- Weight 4.8 grams (per bud)
The surface of each headphone offers touch controls and are customizable. Out of the box, the right earbud controls playback, while the left earbud switches between noise canceling and transparency mode. They’re responsive and easy to use, though these LinkBuds lack the original’s Wide Area Tap feature, which lets you control them by touching the surface of your skin right in front of your ear.
As with Sony’s wireless headphones, there’s no support for aptX HD, but they can handle songs in Sony’s LDAC format, played via Bluetooth from a compatible source (such as the Sony Xperia 1 III smartphone ), enables high image resolution. Audio files are transferred at up to 24-bit/96kHz with a data rate of up to 990 kbps.
With ANC enabled, battery life is 6 hours per charge. By turning off the noise cancellation, this time can be extended up to 9 hours. The included charging case provides an additional 14 hours. During testing, we found the Sonys to be nearly foolproof, surviving almost a solid day of use at our desk without needing to be returned to their case.
Pairing starts as soon as the case is opened, and Sonys are also compatible with Google Quick Pair (for Android devices) and Swift Pair for Windows 11 or Windows 10 devices. There’s a button on the back of the device (next to the USB-C charging socket) to help you pair with other devices if you want. We were disappointed that the LinksBuds S omitted Sony’s ‘Multipoint’ connection feature, which lets you connect to two devices at once and features Sony’s premium wireless on-ears – but this feature is now being added via the November 2022 firmware update. has been
Packed with noise cancellation is wind noise reduction that helps with phone calls. Sony has really upped its game in the call quality department in recent years, and while the LinkBuds S aren’t quite as crisp and full as the WF-1000XM4, Sony’s Precision Sound Pickup technology still does a good job of hearing your voice. Interference Reduction – The noise canceling system sends out traffic noise and train sounds are heard without noise. Look closely at the side of each bud and you can actually see the mesh structure covering the outer microphones.
We know where the LinkBuds S rank among Sony’s current wireless headphones, but where do they rank on the sound quality front? Well, there is nothing wrong with their overall balance. Sonys tend to hover over the midrange, and that’s another monotonous performance you’ll welcome here.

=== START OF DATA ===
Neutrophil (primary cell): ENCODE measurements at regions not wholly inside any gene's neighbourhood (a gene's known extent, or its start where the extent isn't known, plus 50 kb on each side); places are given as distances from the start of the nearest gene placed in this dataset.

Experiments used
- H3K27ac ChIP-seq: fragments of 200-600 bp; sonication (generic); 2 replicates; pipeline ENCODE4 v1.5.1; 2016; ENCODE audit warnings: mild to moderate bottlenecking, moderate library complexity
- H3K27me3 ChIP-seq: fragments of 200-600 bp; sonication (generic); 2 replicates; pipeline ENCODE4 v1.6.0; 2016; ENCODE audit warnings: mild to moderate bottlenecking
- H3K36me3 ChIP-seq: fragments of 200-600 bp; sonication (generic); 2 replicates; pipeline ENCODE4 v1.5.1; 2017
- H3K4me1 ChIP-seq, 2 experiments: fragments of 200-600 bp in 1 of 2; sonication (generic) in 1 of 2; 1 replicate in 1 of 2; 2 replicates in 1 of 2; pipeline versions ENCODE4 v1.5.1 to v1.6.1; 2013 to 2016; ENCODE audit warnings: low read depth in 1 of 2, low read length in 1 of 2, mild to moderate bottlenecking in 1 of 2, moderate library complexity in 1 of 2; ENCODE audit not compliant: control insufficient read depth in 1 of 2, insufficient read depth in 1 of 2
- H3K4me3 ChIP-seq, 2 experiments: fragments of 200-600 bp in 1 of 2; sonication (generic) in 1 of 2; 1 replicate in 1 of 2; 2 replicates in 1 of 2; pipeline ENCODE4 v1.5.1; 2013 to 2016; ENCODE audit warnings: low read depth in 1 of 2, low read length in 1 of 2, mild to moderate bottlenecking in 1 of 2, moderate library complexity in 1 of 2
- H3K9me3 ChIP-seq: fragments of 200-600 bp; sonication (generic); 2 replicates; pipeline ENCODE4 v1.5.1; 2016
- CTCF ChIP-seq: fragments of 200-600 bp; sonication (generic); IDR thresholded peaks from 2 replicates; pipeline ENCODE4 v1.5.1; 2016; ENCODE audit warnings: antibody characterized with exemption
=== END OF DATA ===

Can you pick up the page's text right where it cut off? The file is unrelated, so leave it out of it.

There’s no twang in the treble, and the bass isn’t tubular or fat either. The lows are tight and tightly controlled, and have no problem weighing down the bass notes that pierce the records of Luniz’s I Got 5 On It. There is texture there and you get a deep feel to each note. At the other end, the percussion is clear and precise. Sandwiched between these two is a song rich in attitude.
Cut to the orchestral version of Royal Blood’s Limbo and the Sonys paint a clear enough picture. They are good at painting with broad lines and provide a lot of detail from the classic rock collection. They don’t feel as open and roomy as regular Linkbuds, which is something we miss.
We’re a little more disappointed by the apparent lack of drive and dynamic thrust to the sound. All the elements are there and right, but the drum beats don’t hit home like they should and the timing doesn’t sound like it should. They also don’t quite provide the dynamic penetration of key competitors. Everything looks a little flat.
As the track builds to a climax, the best paid wireless headphones really ride the drums, strings and house vocals, but the Sonys seem to lack the energy to really push the track. All the different textures of the instrument sound a bit samey to headphones that strive for clarity and separation.
We’ve been underwhelmed by Sony’s recent adventures in wireless headphones. The WF-1000XM4 set a new standard for premium wireless headphones, and the original LinkBuds brought something new to the party.
All in all, the LinkBuds S sound good, have decent noise cancellation, boast some useful features, and are lightweight and comfortable to wear. But they’re a little disappointing on the audio front, lacking the fun factor and rhythmic drive that Sony’s wireless headphones usually have in spades. So it’s solid, but not Sony’s best.
- Voice: 4
- Convenience: 5
- Construction: 5